E (D) goes sensibly for the organic salmon carpaccio with tomato seeds but D, HT and I dive straight in to the meat and whilst HT tucks into the selection of cured meats with spicy mustard D and I opt to split the Goodman beef tartare with avocado and herbs followed by the beef carpaccio, micro-cress, shave parmesan and aged balsamic. I don’t generally go for the avocado but I am partial to a little beef tartare and the key word there is ‘little’.
Every time I have ordered beef tartare in a restaurant I have found it so filling I haven’t been able to do it justice so it’s a perfect sharing platter. And D and I both have already set this precedence in Lille’s Brasserie André with their signature dish of steak tartare and despite several attempts we’ve never been able to finish a portion by ourselves. And in spite of not being a fan of the particular texture of avocado - it was a fine tartare and the carpaccio was not too shabby either.
It is worth pointing out that if you are of the vegetarian persuasion you can still enjoy a meat-free starter at Goodman. As you could have fire roasted aubergine, oven dried tomatoes and feta cheese or velouté of Jerusalem artichoke with white truffle oil. We were very happy with our distinctly non-vegetarian starters however and are looking forward to the main meat banquet.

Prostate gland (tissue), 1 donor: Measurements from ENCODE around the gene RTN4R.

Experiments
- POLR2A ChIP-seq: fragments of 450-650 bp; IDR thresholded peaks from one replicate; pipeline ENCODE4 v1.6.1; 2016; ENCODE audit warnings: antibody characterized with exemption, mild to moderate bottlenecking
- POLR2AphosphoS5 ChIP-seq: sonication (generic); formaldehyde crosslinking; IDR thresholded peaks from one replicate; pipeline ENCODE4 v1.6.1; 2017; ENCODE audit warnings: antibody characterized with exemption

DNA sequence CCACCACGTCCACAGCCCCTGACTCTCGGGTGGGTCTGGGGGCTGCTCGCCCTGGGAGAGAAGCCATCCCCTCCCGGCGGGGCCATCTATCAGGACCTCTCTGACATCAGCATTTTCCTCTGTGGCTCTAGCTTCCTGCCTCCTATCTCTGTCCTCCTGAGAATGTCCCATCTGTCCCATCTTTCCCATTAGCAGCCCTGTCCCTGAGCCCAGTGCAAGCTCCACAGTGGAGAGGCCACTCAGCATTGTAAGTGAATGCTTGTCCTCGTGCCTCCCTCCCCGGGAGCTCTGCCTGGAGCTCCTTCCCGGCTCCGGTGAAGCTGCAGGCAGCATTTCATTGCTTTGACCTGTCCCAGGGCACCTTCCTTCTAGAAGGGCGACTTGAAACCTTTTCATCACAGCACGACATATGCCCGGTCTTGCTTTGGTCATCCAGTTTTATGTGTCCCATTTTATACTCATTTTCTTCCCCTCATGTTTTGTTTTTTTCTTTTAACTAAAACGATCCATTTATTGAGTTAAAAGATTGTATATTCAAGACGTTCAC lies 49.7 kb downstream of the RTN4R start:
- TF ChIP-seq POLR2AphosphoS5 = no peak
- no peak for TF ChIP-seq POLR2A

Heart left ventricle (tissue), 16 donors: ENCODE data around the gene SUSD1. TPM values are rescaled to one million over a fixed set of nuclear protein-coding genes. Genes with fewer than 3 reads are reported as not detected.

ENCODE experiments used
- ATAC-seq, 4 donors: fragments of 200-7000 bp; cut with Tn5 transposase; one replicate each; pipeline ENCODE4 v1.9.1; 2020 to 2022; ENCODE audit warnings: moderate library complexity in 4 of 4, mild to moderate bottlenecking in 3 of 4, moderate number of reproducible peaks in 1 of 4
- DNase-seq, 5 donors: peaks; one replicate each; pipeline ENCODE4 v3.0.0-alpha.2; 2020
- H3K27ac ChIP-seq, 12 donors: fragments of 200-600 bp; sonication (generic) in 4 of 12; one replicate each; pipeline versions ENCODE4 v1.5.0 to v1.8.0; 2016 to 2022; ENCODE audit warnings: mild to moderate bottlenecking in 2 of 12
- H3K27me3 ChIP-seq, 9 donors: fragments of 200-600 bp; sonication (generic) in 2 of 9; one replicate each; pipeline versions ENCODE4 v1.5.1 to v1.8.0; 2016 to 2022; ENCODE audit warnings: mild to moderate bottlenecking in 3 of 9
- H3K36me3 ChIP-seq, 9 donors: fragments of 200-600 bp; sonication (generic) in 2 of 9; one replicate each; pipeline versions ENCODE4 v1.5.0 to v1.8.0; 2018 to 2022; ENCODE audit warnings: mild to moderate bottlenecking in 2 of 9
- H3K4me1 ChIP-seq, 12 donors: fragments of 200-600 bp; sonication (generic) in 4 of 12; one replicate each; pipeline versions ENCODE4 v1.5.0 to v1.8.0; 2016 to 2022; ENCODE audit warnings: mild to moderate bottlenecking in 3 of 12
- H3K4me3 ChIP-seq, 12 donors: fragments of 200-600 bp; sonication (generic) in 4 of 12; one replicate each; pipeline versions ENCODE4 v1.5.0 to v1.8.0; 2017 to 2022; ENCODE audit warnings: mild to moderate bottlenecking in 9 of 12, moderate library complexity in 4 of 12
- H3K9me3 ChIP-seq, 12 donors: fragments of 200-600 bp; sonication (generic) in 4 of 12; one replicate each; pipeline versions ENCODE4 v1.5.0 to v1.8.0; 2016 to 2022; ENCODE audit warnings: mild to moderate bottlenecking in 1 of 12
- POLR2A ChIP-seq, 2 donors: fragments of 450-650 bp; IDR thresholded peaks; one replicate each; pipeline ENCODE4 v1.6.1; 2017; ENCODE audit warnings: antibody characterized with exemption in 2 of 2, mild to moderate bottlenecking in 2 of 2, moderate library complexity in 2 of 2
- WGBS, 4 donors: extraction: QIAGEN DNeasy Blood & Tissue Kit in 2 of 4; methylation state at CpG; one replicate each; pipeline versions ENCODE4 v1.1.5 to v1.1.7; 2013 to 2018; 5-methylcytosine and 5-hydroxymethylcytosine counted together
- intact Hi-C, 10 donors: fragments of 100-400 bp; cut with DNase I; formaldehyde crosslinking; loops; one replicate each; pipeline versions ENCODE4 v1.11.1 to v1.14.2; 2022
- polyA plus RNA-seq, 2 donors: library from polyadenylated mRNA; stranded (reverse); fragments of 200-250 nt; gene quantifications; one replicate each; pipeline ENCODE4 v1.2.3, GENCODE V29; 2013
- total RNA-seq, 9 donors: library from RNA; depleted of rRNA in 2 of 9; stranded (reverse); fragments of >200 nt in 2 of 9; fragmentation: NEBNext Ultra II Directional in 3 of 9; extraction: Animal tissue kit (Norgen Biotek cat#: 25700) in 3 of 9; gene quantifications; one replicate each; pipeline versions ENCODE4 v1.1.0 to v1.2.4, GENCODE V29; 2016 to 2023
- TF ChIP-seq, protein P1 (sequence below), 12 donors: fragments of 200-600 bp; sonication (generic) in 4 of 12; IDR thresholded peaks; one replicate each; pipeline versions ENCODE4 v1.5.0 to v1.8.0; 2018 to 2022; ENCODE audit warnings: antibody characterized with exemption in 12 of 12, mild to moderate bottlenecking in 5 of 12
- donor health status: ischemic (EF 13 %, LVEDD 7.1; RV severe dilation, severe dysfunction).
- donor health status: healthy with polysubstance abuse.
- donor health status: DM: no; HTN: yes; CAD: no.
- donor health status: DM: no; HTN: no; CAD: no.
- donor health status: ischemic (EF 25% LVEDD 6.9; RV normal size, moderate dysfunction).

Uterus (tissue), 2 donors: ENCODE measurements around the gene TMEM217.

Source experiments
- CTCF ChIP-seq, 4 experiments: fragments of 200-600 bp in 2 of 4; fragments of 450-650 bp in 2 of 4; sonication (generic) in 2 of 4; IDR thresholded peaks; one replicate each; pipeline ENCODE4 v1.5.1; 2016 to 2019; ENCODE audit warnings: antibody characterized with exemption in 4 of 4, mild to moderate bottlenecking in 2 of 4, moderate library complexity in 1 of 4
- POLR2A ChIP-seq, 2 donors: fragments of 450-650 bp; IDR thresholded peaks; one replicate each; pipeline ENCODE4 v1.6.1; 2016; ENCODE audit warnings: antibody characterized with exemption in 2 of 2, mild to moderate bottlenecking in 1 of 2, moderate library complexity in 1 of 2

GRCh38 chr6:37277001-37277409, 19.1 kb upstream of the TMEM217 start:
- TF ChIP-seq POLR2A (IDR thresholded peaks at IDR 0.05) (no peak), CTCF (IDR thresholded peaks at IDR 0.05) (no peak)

To herald the imminent arrival of our meaty comestibles the largest steak knives ever are delivered. Clearly nothing is to impede our devouring of their fine meat.
HT isn’t disappointed and I am just able to very quickly ‘pap’ his 800g of grass-fed 28 day dry aged (on site) Rib on the Bone (British) for he starts dispatching it. It may have been a dish designed for two but someone’s been deprived of beef for a while is sure making up for it.
D has opted for the rib-eye steak whereas E(D) and I plumped for the fillet mignons. I choose to anoint my steal with some classic Béarnaise sauce - delicious!
The accompaniment has to be the hand-cut chips which come highly recommended by our waitress. And for the requisite greenness we have some creamed spinach. The steak is just fabulous, melt in the mouth, cuts like butter with our weapons and very fine indeed – this was a good choice, a Goodman choice.
As soon as we start the chips arrive we realise these are award winning chips and our virtuous thought of sharing one portion between the four of us is blown away immediately and we have to order a top up.
When we clean our plates our waitress kindly offers to escort us downstairs to view their aging room. Here we can see the next few week’s dinners maturing and reaching their optimum meatiness. We tear ourselves away quickly in case HT finds a knife and fork and barricades himself in – definitely his idea of a sweet shop!
For dessert they had me at warm chocolate fondant with pistachio ice cream so I didn’t bother looking at the rest of the menu. It transpired that I could have indulged in baked vanilla cheesecake, glazed vanilla crème brulée, iced peanut parfait or caramelised apple tart with cinnamon ice cream. If MC had been dining with us he could have enjoyed a selection of artisan cheeses from the board.
Goodman is given a resounding seal of approval by everyone - they certainly know their meat and deserve their three steak forks. It would have been the perfect evening if London transport hadn’t so systematically disappointed us at every turn; the gloss of our fabulous feast was slightly diminished by the tortuous two hour journey home. Well at least thanks to Goodman we weren’t the tiniest bit hungry!